Firstly, I have to say that the entire cast was amazing. Quite often, I’ll see a play and always pick out one duff performance that bugs me. But with this one, for me, every single person was perfectly cast and gave the most beautiful performance. Neither can I adequately express how perfect The Globe is. I’ve been to RSC at Stratford and, even though I enjoyed my visit immensely, it felt quite elitist, in some ways, more reserved. It felt like somewhere I had to behave in. The Globe feels like I’m sure it would have been in Shakespeare’s day: welcoming, levelling and merry. It feels like a place where friends would have got together to be entertained and to have a laugh. There seems to be more of an ethos of Shakespeare being something for the masses to enjoy, rather than for people with English degrees. The atmosphere was fantastic and if you haven’t been and get the chance, you really must go.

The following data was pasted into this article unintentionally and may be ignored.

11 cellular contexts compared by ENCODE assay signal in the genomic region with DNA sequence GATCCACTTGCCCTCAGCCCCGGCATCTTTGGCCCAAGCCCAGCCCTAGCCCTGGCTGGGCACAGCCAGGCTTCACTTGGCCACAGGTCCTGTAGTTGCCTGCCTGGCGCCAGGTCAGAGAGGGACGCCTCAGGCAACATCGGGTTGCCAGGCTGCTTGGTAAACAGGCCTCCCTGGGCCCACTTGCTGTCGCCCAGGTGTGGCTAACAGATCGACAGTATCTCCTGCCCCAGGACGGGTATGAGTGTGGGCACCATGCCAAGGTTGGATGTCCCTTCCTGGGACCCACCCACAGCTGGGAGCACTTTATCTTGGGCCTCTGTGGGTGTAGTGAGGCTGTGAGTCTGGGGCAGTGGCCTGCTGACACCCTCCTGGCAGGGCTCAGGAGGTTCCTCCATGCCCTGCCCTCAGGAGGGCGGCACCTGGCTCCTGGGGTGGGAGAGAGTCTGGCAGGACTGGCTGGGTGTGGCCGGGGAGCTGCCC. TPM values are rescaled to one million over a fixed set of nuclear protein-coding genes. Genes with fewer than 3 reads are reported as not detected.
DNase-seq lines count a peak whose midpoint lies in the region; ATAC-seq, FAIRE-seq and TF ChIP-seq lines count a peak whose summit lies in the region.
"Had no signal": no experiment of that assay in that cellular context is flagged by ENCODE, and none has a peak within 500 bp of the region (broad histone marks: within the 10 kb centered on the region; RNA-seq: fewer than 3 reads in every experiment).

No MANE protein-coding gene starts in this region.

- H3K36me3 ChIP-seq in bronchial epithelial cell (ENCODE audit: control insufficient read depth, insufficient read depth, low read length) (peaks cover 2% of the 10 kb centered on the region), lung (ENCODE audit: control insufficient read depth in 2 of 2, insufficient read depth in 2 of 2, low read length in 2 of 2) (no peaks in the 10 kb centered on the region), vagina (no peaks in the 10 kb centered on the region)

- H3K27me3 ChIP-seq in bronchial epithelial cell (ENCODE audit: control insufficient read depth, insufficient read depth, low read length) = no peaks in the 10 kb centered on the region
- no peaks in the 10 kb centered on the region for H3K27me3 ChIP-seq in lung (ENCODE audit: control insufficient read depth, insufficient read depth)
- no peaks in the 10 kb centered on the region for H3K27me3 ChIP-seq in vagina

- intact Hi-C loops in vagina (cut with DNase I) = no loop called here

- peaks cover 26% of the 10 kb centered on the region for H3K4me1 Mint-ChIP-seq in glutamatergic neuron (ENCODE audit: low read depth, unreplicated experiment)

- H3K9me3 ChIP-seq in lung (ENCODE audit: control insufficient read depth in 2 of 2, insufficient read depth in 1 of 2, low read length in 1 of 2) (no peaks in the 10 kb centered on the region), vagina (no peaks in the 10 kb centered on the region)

So, what’s next? Oh yeah, tumbling and swinging! Colin, as Ariel, did a lot of that. He cartwheeled across the stage, hung from beneath stairs with one arm like a monkey, climbed up staging and walked on funny stilt things. It was pretty impressive. All that and he still managed to deliver his lines! And that was pretty impressive too. I wasn’t sure what to expect from him for Ariel. As you may know, it’s not the first time I’ve seen him on stage and the last role was very different from this. I’ve seen The Tempest performed before too and, if I’m honest, the last time I don’t recall Ariel being a character that had much of an impact on me. Colin made his Ariel a strange mix of childlike naivety, jester, powerful spirit, nimble nymph, camp flirt and cheeky monkey! There were moments where he was like a little lost boy: the point at which Ariel asks Prospero if he loves him drew a collective sigh from the audience that very likely could have been heard from the Mir space station. And there were moments where Ariel really showed his power, like when he appears as a vengeful harpy to pronounce judgment on Prospero’s enemies. You’ll be happy to learn that the reports of his singing are well founded too – he can actually sing and it’s rather lovely! One moment where he sings and almost breaks down crying – oh, my heart!